Wicomico River dredging continuing

Dredging of the Wicomico River is expected to continue into May, as the U.S. Army Corps of Engineers works on the waterway.

“They are dredging right now. Over 100,000 cubic yards are being dredged. They are about at the halfway point,” explained Weston Young, assistant director of administration.

Dredging is necessary for local companies.

“CATO gets oil by barge. Perdue gets grain by barge. Vulcan gets stone and aggregate by barge. Chesapeake Shipbuilding builds some amazing vessels. We are second large port in Maryland, after Baltimore.

“If CATO couldn’t get fuel by barge, I have heard the price would jump several cents, 7 to 10 cents. It’s cheaper to barge in certain things than to truck it, so dredging is critical,” Young said.

“The beauty of dredging in Ocean City, where the inlet is, is, it’s mostly sand and that sand can then be put back onto the beaches. What’s we’re dredging on the Wicomico tends to be a mix of material. There can be highly organic content. It’s more of a silty sort of slop. The farther you get out in the bay, they more it becomes pure sand.

“The ideal dredge material placement site is, you dig it up and you make berms and you just pump this material into it. You build these giant berms and you fill it up with material you dredged out of the river,” Young said.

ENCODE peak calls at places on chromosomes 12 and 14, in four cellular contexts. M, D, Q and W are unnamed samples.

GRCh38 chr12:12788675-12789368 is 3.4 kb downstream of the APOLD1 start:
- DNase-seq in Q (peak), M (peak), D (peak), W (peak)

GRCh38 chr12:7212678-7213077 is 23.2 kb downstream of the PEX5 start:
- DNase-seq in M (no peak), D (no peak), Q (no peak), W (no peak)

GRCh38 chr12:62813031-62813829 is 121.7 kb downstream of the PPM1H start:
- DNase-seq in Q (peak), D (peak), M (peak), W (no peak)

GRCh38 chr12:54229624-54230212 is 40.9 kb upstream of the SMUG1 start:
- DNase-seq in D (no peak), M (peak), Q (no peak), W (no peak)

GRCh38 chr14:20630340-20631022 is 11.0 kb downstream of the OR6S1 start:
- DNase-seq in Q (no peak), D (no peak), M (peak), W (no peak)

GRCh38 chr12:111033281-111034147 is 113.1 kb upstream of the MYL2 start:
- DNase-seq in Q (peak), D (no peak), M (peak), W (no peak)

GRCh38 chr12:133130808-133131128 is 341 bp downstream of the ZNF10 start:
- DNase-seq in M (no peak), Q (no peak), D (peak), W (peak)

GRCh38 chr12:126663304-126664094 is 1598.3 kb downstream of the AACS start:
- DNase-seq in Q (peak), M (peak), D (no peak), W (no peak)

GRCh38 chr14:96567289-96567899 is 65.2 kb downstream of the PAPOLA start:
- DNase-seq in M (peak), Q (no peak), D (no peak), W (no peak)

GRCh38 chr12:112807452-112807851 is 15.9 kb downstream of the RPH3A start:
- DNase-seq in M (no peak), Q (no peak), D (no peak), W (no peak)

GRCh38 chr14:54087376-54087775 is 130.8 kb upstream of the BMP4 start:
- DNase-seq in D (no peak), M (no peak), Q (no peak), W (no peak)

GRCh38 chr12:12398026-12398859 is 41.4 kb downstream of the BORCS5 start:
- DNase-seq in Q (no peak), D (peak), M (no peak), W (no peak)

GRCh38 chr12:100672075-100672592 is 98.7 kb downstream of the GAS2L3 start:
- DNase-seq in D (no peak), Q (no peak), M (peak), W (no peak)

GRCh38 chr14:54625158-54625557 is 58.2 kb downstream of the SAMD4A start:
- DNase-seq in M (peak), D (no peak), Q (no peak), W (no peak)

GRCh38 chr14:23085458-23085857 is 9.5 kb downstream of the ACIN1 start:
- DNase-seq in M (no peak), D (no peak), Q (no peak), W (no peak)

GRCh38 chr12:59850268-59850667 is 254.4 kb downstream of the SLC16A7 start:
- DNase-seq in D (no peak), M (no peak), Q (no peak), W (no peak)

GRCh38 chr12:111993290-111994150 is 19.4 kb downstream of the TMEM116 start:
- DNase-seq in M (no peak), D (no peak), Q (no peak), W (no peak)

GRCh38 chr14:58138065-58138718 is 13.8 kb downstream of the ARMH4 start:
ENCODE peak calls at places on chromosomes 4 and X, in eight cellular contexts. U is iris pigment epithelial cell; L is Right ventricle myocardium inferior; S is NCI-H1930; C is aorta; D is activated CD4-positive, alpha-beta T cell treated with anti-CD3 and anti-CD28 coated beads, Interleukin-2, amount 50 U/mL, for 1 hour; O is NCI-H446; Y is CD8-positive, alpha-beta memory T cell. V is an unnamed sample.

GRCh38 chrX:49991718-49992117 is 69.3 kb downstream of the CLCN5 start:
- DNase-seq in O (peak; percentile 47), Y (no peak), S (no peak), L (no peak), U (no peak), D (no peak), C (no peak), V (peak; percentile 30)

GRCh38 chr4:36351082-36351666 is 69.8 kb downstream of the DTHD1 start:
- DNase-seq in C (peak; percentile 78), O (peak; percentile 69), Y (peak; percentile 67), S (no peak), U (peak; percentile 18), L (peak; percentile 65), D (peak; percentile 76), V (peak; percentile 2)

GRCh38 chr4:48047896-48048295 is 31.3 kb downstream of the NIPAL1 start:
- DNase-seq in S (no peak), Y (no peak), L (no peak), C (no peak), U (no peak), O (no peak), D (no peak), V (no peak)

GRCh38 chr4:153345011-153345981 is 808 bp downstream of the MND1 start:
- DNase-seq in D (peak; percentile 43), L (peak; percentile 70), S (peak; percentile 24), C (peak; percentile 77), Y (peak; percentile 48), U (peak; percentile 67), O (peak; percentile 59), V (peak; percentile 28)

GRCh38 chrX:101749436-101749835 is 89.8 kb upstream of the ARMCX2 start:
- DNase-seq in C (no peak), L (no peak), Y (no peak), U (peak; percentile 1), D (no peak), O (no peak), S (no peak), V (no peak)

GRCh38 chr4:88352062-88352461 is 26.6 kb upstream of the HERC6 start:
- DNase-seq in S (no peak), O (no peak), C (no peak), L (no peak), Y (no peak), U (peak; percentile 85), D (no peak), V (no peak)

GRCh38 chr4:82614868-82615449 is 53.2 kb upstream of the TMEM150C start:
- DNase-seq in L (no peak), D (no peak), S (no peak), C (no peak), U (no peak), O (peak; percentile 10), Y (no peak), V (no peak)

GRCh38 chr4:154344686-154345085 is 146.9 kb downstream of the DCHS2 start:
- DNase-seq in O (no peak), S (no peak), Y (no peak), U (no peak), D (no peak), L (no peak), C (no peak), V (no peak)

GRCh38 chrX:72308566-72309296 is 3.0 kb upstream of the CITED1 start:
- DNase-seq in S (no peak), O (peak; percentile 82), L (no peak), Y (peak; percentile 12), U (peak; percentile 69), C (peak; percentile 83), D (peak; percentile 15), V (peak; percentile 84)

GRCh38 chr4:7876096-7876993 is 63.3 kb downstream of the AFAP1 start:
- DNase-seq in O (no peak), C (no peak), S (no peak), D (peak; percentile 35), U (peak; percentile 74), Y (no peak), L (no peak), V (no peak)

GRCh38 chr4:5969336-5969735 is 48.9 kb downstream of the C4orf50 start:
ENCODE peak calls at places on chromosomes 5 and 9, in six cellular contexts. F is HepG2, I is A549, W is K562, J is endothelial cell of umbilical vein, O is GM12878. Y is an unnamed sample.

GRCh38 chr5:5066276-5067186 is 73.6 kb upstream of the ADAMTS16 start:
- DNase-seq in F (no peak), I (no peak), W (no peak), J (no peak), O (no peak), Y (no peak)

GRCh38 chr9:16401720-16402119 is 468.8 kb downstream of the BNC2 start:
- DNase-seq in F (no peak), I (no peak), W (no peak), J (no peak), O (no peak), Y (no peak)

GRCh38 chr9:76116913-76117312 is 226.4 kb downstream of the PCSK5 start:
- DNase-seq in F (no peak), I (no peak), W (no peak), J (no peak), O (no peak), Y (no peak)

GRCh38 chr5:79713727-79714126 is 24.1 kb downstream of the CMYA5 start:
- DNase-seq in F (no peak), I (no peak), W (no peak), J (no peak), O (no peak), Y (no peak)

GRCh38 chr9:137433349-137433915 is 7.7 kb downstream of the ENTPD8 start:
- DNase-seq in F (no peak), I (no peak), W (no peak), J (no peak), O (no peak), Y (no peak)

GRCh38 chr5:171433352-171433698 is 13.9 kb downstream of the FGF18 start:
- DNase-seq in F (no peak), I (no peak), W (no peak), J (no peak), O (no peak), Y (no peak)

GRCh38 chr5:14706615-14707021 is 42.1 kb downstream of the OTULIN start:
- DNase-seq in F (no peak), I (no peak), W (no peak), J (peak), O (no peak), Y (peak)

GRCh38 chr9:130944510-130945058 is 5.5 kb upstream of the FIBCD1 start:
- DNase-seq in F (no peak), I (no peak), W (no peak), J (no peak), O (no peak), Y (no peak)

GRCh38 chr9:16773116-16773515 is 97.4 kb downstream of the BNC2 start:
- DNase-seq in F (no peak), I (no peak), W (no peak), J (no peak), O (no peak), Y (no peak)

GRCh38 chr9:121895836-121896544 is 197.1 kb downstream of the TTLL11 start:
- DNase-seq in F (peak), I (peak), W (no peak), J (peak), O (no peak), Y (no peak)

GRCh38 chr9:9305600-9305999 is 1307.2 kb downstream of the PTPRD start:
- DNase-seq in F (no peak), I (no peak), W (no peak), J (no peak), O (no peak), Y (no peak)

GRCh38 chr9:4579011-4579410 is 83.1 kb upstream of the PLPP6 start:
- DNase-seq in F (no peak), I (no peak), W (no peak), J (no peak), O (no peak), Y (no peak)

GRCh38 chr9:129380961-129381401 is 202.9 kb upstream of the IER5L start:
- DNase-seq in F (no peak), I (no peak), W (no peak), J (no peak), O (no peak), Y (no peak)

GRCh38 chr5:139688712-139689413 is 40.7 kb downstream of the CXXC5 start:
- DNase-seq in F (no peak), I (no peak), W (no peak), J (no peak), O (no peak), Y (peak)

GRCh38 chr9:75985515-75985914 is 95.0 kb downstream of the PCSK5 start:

Around the time he was appointed assistant director of administration, workers had just filled the county’s last dredge site, near the Red Roost, and officials were struggling to decide where new spoils would be stored.

It was determined that more than 250 feet of shoreline washed away during a 40-year period, leading to the rebuilding of shoreline. The solution was to use coir logs.

Made of coconut fiber, the logs are stacked and tied together. Dredged material is placed behind it, allowing water to seeps out.

“Coir logs are used to stop erosion. They are in there now. They staked them over the water. The dredged material is pumped. Over time, it will settle.  Once they fill these areas up, they will replant them with vegetation,” Young said.

In the past when waterways have been dredged, the county paid for land acquisition. Wicomico County paid $30,000 for the last site. This time, though, the federal government is paying for the entire project.

Comparing Wicomico dredging to a similar project in the Baltimore Harbor, Young said Baltimore has “far worse material than ours.”

“Their material has been going to Poplar Island and it’s been rebuilding an island out there. And, I’ve read good things in the Bay Journal about increased wildlife habitats,” he said.


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